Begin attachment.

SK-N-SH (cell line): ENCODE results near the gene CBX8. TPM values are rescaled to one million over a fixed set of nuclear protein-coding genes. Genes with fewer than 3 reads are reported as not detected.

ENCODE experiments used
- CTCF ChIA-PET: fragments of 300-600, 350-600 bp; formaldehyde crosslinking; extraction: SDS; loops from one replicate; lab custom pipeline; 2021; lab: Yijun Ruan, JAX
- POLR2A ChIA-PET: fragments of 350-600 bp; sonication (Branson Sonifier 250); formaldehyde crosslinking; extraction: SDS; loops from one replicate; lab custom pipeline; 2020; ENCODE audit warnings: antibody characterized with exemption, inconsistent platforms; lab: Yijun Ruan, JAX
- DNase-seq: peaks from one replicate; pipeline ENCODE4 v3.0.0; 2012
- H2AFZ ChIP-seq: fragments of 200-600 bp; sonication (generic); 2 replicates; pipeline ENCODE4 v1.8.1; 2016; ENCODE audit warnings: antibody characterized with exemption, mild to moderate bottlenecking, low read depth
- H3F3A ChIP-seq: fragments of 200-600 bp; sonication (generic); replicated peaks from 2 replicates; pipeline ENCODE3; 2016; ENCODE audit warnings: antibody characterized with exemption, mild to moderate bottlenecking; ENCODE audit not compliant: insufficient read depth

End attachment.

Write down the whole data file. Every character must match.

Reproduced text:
SK-N-SH (cell line): ENCODE results near the gene CBX8. TPM values are rescaled to one million over a fixed set of nuclear protein-coding genes. Genes with fewer than 3 reads are reported as not detected.

ENCODE experiments used
- CTCF ChIA-PET: fragments of 300-600, 350-600 bp; formaldehyde crosslinking; extraction: SDS; loops from one replicate; lab custom pipeline; 2021; lab: Yijun Ruan, JAX
- POLR2A ChIA-PET: fragments of 350-600 bp; sonication (Branson Sonifier 250); formaldehyde crosslinking; extraction: SDS; loops from one replicate; lab custom pipeline; 2020; ENCODE audit warnings: antibody characterized with exemption, inconsistent platforms; lab: Yijun Ruan, JAX
- DNase-seq: peaks from one replicate; pipeline ENCODE4 v3.0.0; 2012
- H2AFZ ChIP-seq: fragments of 200-600 bp; sonication (generic); 2 replicates; pipeline ENCODE4 v1.8.1; 2016; ENCODE audit warnings: antibody characterized with exemption, mild to moderate bottlenecking, low read depth
- H3F3A ChIP-seq: fragments of 200-600 bp; sonication (generic); replicated peaks from 2 replicates; pipeline ENCODE3; 2016; ENCODE audit warnings: antibody characterized with exemption, mild to moderate bottlenecking; ENCODE audit not compliant: insufficient read depth